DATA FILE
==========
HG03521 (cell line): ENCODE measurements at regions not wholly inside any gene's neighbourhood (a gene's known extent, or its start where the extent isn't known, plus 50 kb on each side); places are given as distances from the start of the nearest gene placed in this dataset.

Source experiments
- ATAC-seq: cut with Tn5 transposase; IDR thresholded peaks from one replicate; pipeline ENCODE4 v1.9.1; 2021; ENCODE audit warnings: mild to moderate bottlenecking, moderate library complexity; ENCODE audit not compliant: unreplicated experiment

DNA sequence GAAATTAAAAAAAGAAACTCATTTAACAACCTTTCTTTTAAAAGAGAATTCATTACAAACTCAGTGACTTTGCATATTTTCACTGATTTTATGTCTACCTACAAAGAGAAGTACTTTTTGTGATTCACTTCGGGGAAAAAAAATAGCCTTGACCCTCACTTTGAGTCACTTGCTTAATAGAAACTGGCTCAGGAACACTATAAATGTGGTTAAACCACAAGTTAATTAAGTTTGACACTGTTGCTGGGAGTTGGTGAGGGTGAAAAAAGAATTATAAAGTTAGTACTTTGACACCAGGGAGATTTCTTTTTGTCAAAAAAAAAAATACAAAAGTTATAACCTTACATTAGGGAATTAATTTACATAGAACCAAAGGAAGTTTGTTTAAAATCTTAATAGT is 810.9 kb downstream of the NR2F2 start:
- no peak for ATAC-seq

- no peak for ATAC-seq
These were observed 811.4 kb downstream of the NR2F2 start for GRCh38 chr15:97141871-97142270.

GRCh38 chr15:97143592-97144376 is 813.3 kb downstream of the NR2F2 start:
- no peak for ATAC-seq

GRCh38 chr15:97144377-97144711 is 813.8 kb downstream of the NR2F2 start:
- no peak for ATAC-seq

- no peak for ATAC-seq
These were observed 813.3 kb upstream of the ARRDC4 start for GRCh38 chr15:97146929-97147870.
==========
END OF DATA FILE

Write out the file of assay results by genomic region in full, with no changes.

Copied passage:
HG03521 (cell line): ENCODE measurements at regions not wholly inside any gene's neighbourhood (a gene's known extent, or its start where the extent isn't known, plus 50 kb on each side); places are given as distances from the start of the nearest gene placed in this dataset.

Source experiments
- ATAC-seq: cut with Tn5 transposase; IDR thresholded peaks from one replicate; pipeline ENCODE4 v1.9.1; 2021; ENCODE audit warnings: mild to moderate bottlenecking, moderate library complexity; ENCODE audit not compliant: unreplicated experiment

DNA sequence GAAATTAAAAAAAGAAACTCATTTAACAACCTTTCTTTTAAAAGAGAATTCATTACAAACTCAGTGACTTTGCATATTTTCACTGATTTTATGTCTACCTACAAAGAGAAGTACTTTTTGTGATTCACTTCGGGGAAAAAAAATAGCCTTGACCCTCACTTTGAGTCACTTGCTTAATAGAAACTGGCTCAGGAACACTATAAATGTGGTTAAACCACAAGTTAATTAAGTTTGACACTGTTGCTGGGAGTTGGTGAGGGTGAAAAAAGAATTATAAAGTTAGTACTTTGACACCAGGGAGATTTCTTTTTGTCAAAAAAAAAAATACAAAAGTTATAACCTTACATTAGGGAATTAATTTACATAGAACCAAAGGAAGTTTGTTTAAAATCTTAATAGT is 810.9 kb downstream of the NR2F2 start:
- no peak for ATAC-seq

- no peak for ATAC-seq
These were observed 811.4 kb downstream of the NR2F2 start for GRCh38 chr15:97141871-97142270.

GRCh38 chr15:97143592-97144376 is 813.3 kb downstream of the NR2F2 start:
- no peak for ATAC-seq

GRCh38 chr15:97144377-97144711 is 813.8 kb downstream of the NR2F2 start:
- no peak for ATAC-seq

- no peak for ATAC-seq
These were observed 813.3 kb upstream of the ARRDC4 start for GRCh38 chr15:97146929-97147870.